Algeria at risk of al-Qaeda revenge attacks after accepting Gaddafi family

Daily Telegraph - 31 August 2011

The Algerian leadership initially supported Col Muammar Gaddafi in his fight against the rebels, but their continued backing of the tyrant is likely to become a political liability, experts warned.

Col Gaddafi’s wife Safiya, his sons Mohammed and Hannibal, and his daughter Aisha, fled across the Algerian border in an armed convoy on Sunday night, and are now thought to be in the capital, Algiers.

The Libyan rebels have said that harbouring the family members is an “act of aggression” but the Algerians also face opposition from their own population and from al-Qaeda in the Islamic Maghreb (AQIM), sworn enemies of Gaddafi.

An Algerian Interior Ministry source said they had put 30,000 men on the streets of Algiers alone, including an extra 20,000 police.

“Security has been stepped up significantly because of the possibility of a massive terrorist attack,” the source said.

“A top priority will be the protection of the Gaddafi family, especially as Libyan rebels may try and pursue them here. For this reason they are in a top security area of Algiers.”

Algeria and Libya have had a lot in common as autocratic regimes, rich in oil with significant problems from al-Qaeda linked extremists.

But while Libya has seen a prolonged uprising against the regime in recent months, the Algerian leadership has managed to make enough concessions to quell much of the dissent that began at the end of last year.

Their history of a bloody civil war in the 1990s between the military-backed government and Islamist extremists, led to the deaths of up to 200,000 people and may have lessened the appetite for an uprising so far.

However, only last Friday 18 people were killed when AQIM suicide bombers attacked the Cherchell military academy, 80 miles west of Algiers, protesting against Algeria’s support for the Gaddafi regime.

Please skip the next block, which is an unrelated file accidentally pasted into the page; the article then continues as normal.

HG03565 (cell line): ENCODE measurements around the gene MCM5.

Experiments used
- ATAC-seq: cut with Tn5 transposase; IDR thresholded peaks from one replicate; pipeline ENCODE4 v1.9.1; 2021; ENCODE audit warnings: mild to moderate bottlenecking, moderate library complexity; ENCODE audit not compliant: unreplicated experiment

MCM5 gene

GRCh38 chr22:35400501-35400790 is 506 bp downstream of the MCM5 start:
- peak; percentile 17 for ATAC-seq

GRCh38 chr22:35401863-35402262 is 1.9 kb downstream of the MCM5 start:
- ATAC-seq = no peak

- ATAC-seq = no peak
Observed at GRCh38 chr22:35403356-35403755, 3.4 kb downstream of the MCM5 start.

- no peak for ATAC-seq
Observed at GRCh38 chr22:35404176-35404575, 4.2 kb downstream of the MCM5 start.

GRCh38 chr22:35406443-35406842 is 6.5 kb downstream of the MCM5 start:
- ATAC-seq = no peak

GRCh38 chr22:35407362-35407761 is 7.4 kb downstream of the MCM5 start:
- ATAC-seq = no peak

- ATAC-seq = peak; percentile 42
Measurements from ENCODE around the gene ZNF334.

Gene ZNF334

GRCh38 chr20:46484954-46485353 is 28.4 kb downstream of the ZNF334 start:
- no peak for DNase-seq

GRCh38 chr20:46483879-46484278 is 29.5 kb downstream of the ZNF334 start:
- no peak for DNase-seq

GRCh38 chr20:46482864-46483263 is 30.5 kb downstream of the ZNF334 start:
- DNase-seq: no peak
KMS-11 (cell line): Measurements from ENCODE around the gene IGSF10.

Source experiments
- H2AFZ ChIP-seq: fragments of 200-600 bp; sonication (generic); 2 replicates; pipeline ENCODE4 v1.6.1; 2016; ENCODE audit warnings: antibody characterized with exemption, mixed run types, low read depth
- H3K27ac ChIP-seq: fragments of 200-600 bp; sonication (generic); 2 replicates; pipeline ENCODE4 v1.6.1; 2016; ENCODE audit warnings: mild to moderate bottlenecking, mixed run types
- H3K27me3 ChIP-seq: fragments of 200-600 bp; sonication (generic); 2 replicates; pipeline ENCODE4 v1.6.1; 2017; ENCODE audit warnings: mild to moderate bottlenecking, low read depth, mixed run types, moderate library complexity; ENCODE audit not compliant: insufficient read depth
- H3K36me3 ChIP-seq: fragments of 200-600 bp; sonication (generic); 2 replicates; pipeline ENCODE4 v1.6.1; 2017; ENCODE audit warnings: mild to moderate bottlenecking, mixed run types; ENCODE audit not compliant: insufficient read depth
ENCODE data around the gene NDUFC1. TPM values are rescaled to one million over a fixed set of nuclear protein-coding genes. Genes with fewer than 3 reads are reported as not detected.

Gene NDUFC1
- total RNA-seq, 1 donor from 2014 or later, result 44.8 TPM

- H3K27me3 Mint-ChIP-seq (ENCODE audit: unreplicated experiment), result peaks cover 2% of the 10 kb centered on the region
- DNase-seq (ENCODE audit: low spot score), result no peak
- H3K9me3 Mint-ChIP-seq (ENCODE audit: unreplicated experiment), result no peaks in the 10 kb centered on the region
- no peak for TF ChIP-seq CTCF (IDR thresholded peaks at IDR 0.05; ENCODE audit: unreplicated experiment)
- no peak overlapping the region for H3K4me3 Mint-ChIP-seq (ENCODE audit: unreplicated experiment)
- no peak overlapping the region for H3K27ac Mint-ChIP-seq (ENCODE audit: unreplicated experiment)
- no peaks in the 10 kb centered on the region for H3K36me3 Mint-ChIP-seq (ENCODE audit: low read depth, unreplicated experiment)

Michael Willis, an expert on Algerian politics at Oxford University, said: “Algeria reached a modus vivendi, as many other Arab states did, with the Gaddafi regime but they may want to move away from that.”

The support of the military in Algeria for Col Gaddafi in Libya was based on a concern about Islamist elements of the rebel uprising and unhappiness of the role of Nato.

The regime has been accused of supplying arms and mercenaries to the Gaddafi government, claims they deny.

At the same time Algerian security officials have highlighted the dangers of weapons looted by the rebels falling into the hands of AQIM.

However, Algeria still has significant problems, such as poverty, unemployment and political alienation, which could spark a return of protests to the streets.

Part of the problem has been a political stalemate caused by the illness of President Abdelaziz Bouteflika, who has stomach cancer, and on going struggles between civilian factions in the government and military factions, led by Gen Toufik Mediene, head of the Algerian intelligence and security agency.

“They are both revolutionary regimes dating back to the 1960s, and to begin with the Algerians were keen not to see another regime fall in the Middle East but as they realise Col Gaddafi’s period of control is over, they may be keen to find a solution.

“The problem is that there has not been much direction at the top of the Algerian state and they don’t seem to have thought through this policy,” said Mr Willis.

Algeria has genuine concerns about the spread of al-Qaeda’s influence and a dislike of foreign intervention, according to Shashank Joshi, of the Royal United Services Institute (RUSI).

“They wanted Gaddafi to win for the stability of the region but they cannot be oblivious to the dangers of accepting Gaddafi himself into Algeria,” he added.

“They have been relatively untouched by the Arab Spring but these things are unpredictable and that could change.”

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